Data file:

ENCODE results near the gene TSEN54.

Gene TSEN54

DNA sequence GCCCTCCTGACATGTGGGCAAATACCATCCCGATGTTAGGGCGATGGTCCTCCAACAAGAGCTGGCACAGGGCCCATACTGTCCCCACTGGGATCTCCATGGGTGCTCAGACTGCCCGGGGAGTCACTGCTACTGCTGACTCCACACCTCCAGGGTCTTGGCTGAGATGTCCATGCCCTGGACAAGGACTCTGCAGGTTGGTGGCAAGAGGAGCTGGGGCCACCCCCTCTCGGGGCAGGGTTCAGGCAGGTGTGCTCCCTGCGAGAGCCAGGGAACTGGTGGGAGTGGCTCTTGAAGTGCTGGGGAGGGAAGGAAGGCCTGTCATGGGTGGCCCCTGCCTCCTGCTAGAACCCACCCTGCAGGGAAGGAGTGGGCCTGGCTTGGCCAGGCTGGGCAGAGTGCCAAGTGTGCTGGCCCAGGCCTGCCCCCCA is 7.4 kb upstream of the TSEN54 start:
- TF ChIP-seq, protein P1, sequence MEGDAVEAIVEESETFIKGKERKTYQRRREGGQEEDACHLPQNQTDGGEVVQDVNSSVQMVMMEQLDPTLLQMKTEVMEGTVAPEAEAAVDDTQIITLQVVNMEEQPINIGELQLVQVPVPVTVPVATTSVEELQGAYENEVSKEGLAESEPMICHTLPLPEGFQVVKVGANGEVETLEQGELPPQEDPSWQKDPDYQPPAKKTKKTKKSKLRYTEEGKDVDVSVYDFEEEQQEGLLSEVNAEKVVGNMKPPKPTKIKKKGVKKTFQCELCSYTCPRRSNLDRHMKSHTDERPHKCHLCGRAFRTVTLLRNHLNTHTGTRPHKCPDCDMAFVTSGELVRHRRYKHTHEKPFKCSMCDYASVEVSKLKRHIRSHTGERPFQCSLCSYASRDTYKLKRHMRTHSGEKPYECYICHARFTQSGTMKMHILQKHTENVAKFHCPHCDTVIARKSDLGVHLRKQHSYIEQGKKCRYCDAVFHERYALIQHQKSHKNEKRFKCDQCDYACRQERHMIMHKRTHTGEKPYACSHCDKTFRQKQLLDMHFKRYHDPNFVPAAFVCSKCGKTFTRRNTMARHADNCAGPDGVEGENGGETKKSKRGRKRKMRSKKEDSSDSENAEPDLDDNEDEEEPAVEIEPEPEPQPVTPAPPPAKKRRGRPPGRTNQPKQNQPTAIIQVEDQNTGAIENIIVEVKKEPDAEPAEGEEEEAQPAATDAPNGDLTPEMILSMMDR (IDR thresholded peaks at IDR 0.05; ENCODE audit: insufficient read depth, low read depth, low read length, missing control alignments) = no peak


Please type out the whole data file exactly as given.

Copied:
ENCODE results near the gene TSEN54.

Gene TSEN54

DNA sequence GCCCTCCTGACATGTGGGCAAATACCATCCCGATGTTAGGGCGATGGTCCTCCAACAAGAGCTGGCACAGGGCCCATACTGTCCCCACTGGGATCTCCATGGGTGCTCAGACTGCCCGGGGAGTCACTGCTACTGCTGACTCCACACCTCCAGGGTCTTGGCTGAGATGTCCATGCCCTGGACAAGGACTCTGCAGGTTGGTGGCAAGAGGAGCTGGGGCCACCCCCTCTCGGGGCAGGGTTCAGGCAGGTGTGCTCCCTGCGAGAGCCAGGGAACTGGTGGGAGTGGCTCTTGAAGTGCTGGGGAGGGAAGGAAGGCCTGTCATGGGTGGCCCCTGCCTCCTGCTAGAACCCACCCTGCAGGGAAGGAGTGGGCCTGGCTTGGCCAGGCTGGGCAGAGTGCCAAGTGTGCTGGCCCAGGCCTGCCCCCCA is 7.4 kb upstream of the TSEN54 start:
- TF ChIP-seq, protein P1, sequence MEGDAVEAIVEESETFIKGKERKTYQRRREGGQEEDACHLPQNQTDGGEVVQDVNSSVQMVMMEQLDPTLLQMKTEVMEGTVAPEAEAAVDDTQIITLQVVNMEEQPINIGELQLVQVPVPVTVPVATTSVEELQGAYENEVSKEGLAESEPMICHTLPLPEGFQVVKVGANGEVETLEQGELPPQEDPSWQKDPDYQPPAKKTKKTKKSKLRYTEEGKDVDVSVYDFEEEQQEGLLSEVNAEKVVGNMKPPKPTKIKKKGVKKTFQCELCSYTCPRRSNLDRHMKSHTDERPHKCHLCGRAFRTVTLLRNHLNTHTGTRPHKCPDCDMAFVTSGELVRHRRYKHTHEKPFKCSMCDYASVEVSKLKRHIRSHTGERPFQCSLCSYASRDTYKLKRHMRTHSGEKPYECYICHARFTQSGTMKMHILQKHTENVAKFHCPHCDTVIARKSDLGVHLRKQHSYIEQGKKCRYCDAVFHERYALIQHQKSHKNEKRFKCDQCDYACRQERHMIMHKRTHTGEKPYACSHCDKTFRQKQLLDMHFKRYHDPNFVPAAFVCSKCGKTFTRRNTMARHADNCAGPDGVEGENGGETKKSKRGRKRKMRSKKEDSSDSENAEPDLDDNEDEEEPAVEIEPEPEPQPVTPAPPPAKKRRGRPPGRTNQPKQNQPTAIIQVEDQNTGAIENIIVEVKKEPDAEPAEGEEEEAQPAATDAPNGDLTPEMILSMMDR (IDR thresholded peaks at IDR 0.05; ENCODE audit: insufficient read depth, low read depth, low read length, missing control alignments) = no peak